10 Crazy Ideas for Fixing Our Education System

School is out for almost all students in Kindergarten through college. So now that the teachers and students are out relaxing, let's talk about them behind their backs: Our education system stinks. It's a paragon of wasteful spending and mediocre results. Lucky for us, Obama and his whip-smart Secretary of Education Arne Duncan know that better results require bold changes. So let's get bold! From killing tenure and the SAT to requiring Spanish classes for everybody (er, para todos!), nutty ideas abound. Here are 10 crazy ideas for remaking our schools from K through College:

1) Eliminate summer vacation.

My colleague Conor Clarke has for years argued that summer vacation means that our kids have less time in classrooms than students in other countries (in America, we average about 180 school days a year; Japan averages 240). But Conor isn't just being a workaholic killjoy: he also makes a good point that summer vacation gives richer parents a chance to maintain their kids "education" with expensive summer programs, which less fortunate kids' parents cannot. This leads to backsliding, or the inability of less fortunate students to retain the past year's lessons as well as their richer peers. Imagine: better achievement equality could be an August away.


2) Extend the School Day.
The Knowledge is Power Program (KIPP), the brainchild of Teach for America grads, has demonstrated remarkable national results in low-income areas, largely by attracting teachers and students willing to work in an extended school day. Longer days mean more time in classrooms and less time to students to spend in the troubled areas that sometimes surround KIPP schools. Given the myriad factors that contribute to a student's learning, it is remarkable and noteworthy that extended days -- as opposed to higher spending per student -- are one of the most consistent indicators of better achievement.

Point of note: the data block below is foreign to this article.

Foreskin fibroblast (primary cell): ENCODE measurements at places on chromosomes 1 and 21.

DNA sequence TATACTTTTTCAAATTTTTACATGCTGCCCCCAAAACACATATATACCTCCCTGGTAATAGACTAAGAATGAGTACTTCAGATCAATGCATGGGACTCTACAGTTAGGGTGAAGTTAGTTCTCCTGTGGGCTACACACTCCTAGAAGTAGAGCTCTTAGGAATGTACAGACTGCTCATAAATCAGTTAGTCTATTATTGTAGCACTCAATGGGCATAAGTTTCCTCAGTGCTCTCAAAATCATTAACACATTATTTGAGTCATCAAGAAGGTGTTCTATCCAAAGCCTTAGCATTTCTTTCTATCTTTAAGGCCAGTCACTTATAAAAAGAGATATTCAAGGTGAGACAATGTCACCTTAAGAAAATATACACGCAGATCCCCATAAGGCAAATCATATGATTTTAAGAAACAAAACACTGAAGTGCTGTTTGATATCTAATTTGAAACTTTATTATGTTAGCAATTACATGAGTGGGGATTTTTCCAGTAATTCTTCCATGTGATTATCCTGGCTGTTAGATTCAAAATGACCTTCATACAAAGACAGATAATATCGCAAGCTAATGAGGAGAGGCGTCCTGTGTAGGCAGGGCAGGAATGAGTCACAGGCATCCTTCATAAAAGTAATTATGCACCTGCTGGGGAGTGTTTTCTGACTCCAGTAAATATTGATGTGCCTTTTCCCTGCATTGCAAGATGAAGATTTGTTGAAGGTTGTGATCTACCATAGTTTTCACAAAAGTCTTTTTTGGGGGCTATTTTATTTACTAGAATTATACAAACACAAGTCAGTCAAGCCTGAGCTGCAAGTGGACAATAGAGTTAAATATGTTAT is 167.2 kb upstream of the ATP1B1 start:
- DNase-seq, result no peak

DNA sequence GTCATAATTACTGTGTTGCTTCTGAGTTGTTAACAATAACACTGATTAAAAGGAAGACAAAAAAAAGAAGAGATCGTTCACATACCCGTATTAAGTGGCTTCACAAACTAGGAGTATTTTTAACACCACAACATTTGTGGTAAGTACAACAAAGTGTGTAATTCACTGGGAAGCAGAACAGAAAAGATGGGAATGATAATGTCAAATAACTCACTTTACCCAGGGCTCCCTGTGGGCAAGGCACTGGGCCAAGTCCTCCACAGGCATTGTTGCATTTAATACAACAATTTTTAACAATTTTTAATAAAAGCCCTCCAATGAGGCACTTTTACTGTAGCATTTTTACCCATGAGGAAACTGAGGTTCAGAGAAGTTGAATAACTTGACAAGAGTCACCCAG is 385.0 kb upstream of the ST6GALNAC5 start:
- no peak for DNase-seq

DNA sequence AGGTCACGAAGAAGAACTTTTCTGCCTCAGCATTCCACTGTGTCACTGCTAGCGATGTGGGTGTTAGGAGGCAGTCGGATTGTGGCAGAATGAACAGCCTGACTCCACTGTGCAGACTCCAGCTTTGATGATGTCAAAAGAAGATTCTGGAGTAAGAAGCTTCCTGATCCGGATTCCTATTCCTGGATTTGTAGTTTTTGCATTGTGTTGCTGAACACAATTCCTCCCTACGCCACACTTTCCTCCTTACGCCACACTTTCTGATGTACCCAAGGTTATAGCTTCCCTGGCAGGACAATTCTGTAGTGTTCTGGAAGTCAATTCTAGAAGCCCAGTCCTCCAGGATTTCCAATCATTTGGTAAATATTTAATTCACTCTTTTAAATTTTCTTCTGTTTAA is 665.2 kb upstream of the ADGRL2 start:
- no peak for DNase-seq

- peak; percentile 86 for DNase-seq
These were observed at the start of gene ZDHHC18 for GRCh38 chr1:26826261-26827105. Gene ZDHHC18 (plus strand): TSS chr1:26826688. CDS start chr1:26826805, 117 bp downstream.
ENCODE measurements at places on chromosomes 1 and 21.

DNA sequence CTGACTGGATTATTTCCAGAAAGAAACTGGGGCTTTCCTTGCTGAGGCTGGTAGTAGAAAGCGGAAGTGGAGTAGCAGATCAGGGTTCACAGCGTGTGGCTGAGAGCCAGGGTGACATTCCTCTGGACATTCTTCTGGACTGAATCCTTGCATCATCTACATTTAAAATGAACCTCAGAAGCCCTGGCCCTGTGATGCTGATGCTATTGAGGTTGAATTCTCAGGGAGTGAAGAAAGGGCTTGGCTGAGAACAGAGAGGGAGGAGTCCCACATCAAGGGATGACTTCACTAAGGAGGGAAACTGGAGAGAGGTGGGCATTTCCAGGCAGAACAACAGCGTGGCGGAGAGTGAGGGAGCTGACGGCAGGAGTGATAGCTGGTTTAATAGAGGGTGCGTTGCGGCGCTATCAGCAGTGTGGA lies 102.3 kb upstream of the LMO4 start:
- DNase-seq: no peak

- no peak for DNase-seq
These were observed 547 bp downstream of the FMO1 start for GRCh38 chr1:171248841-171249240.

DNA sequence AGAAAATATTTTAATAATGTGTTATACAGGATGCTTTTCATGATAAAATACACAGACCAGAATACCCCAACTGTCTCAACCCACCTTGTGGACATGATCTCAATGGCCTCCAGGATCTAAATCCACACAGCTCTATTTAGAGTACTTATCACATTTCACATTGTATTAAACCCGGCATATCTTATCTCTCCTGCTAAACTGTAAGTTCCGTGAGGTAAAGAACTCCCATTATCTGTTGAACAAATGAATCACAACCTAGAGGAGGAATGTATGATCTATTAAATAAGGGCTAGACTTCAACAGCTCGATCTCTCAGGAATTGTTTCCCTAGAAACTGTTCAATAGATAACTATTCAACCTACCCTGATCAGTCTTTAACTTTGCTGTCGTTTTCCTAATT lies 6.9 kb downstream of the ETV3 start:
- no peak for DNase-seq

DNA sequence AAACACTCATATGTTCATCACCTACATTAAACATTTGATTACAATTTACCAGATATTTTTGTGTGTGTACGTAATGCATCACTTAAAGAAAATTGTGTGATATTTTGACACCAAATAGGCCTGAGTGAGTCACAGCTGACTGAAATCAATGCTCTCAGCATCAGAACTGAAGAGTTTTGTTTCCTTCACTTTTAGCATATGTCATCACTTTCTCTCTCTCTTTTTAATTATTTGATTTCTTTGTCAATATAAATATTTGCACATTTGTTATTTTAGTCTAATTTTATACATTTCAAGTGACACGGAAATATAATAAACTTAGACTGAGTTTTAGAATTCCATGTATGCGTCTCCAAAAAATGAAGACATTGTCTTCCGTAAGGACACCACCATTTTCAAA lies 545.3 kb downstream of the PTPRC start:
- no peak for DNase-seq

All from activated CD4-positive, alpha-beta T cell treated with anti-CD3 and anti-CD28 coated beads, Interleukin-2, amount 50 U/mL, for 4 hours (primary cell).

3) Expand Bilingual Education.
Research on the impact of bilingual education on student achievement is mixed, but studies continue to show the verbal benefits of being steeped in two languages from a young age. At a time when America's term at the top of the world appears increasingly limited, now would make a good time to ask ourselves whether it's appropriate to revisit the question of expanding elementary bilingual education.  Also this way, we could presumably pronounce Sonia Sotomayor's name without getting loco about syllable emphasis.

4) Raise Compulsory Education Age
This is a straightforward one. The longer you stay in school, the better chance to have to get a job and make more money. So why not ask state governments to go further to recognize that? As I wrote yesterday, every level of education (from high school dropout to HS grad to college dropout to college grad) corresponds with higher levels of employment. Harold Levy argues that if the government guaranteed one year of post-grad education to every American (even if the classes are online), it could mark a turning point on par with the GI Bill with incredible benefit to our GDP and employment levels.

5) Kill the SAT.
In 2001 Robert Atkinson, the president of the University of California, proposed the school's admissions discontinue its SAT requirement. He argued that the test is old-fashioned, that it does not measure appropriate skills given the requirements of No Child Left Behind. Another popular argument is that the SAT gives richer parents a chance to put their kids through a grinding tutorial process that inherently puts them at an advantage over students without the means. As this article points out, "when Muhlenberg College in Pennsylvania and Bates College in Maine stopped requiring the SAT, minority applications doubled."

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Derek Thompson is a senior editor at The Atlantic, where he writes about economics, labor markets, and the entertainment business.

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